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A few years ago, Manchester, England, was notorious for its underground acid-house clubs where young Brits gobbled X-tacy and other designer hallucinogens and trance-danced 'til dawn. The Charlatans UK singer Tim Burgess was a fixture at these stimulant-fueled shindigs. But Burgess was less interested in the available drugs than the acid-house sound: a deejay's collage of old funk samples and hypnotic bass and drum patterns.

"To me, house was the first revolution in music since punk-rock," claims Burgess in a telephone interview from Britain. "I was too young to be a part of punk-rock, but I wasn't about to miss out on house."

In Britain's acid-house culture, the rock 'n' roll band was dead. The deejay was the new god. Burgess was one of those a-house addicts who saw something more vital in a deejay's spontaneous dance mix than in the music of your average rock band. That's why when it came time for him to start up his own group, he wanted to deliver dance tunes that captured the trip-your-brains-out excitement of underground house music.

"House music influenced the Charlatans a hundred percent initially," acknowledges Burgess. "It's the music that inspired me to form a group. I think I was the first person in England to come up with the idea of using the Chicago-house rhythms in a standard five-piece group."

Out of Manchester's acid-laced club scene have sprung several other bands--like the Stone Roses and the Happy Mondays--that also base their songs around the hypnotic house beat. Some critics are even comparing this Manchester band boom with the Echo and the Bunnymen-led Liverpool invasion of the early Eighties. Burgess says he's not bothered by the Roses-Mondays comparisons, but rather all the talk of a "Manchester sound."

"I have no problem being lumped in with the Happy Mondays and the Stone Roses because they're good bands," he states. "But there is no uniform sound among the bands. We're all quite different. I think all the Manchester hype is just lazy journalism."

One simple distinction between the Charlatans UK and their Manchester peers is that the Charlatans are a better band. With its trancey rhythms, ambient melodies and rolling dance grooves, the band's debut Some Friendly is altogether more intoxicating than the efforts by the Roses and the Mondays. The Charlatans also pack a punch lyrically. The act's U.K. and college-radio hit "The Only One I Know" is infused with simple, genuine heartbreak: "Everyone's been in love before/Everybody knows the pain."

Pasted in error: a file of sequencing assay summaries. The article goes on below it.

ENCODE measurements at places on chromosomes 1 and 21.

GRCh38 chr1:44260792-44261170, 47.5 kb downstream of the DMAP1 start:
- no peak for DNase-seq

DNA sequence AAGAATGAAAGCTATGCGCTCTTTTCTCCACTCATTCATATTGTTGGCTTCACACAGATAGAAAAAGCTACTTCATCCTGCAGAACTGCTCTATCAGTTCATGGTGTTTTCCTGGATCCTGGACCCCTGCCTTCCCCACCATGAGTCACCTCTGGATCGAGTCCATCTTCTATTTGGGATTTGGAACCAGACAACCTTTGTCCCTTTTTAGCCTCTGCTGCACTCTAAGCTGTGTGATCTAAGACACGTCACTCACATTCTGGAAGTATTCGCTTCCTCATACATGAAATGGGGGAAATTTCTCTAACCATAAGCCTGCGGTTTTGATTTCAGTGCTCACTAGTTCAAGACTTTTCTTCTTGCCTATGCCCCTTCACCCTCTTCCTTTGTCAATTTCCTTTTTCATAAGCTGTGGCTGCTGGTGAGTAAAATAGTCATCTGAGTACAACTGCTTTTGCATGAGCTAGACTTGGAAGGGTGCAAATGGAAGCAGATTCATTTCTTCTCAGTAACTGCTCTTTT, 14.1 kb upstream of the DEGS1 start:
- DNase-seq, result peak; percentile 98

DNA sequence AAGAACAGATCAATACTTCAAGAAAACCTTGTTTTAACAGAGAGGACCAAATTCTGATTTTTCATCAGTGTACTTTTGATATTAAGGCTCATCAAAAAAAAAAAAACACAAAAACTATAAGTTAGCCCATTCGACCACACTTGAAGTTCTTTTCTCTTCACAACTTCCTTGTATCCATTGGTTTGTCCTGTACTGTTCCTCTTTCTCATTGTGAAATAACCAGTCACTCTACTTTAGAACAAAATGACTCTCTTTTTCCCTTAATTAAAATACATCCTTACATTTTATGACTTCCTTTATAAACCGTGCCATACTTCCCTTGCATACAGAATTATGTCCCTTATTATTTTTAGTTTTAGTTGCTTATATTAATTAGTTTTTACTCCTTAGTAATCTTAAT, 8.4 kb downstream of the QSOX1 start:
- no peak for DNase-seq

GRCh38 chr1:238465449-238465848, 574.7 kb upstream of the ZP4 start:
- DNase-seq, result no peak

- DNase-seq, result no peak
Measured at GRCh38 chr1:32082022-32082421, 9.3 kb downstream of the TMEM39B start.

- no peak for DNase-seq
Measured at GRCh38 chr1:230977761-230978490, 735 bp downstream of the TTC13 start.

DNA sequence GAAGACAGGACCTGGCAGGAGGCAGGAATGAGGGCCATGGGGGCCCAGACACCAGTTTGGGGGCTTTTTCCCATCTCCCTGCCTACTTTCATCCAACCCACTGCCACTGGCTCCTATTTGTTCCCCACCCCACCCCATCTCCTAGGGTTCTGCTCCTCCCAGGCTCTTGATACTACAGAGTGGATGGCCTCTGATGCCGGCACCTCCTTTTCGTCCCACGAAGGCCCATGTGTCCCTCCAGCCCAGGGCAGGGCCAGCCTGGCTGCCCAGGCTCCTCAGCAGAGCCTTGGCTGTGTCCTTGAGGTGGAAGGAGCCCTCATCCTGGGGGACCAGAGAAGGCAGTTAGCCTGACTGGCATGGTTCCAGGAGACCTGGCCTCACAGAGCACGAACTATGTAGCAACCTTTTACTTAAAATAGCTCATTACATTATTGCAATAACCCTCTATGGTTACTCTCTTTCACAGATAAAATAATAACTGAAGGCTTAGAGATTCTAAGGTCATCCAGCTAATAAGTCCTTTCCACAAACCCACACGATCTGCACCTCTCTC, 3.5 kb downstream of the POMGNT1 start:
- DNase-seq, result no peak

True to their acid-house roots, the Charlatans borrow riffs from several Seventies polyester-boogie standards on Some Friendly. Burgess claims "The Only One I Know" grew out of umpteen listens to Donna Summer's Greatest Hits. However, the song's guitar "wah" and percolating beat probably scream Isaac Hayes' "Shaft" to most of us. While the majority of the album's retrorhythms are undeniably funky, we can only hope the band is joking with the cheesy Sanford and Son-theme groove that it came up with for "Believe You Me."

Even though it borrows heavily in spirit from vintage R&B as well as psychedelic numbers, the band avoids outright sampling. Instead, the Charlatans duplicate their favorite riffs themselves, mucking them up enough so they're not instantly recognizable. But Burgess downplays the band's revivalist streak. "Up until two years ago, I refused to listen to anything before 1980," he notes. "It meant nothing to me. If I ever thought the Charlatans were a sort of a Sixties or Seventies revivalist band, I'd pack it in right now. I consider our music to be quite Nineties."

Whether Burgess likes to admit it or not, in many ways the Charlatans are a throwback to a more free-spirited rock 'n' roll era. This is especially true of the druggy image the band's cultivated--an anathema in these zero-tolerance times. At its gigs, the band's trademark routine has it taking the stage to the strains of "Aquarius" while cherry-scented fog is pumped into the audience. This opium-den concert atmosphere, combined with the consciousness-altering effect of songs like "109 pt2," have some people suggesting that the band hasn't quite outgrown its acid-house days. But Burgess is too smart to put a juicy rumor like that to rest.

"I like people to think what they want to think," he says coyly. "I'm too intelligent to need to take drugs to write music. But I'm not going to say, `Yes, we do' or `No, we don't.' That's up to you to believe. Maybe some people will get a better buzz out of listening to our music while on acid. But that's their prerogative."

The Charlatans UK will perform at Club Rio in Tempe on Wednesday, February 13. Showtime is 8:30 p.m.

"I was too young to be a part of punk-rock, but I wasn't about to miss out on house."

Burgess claims "The Only One I Know" grew out of umpteen listens to Donna Summer's Greatest Hits.

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John Blanco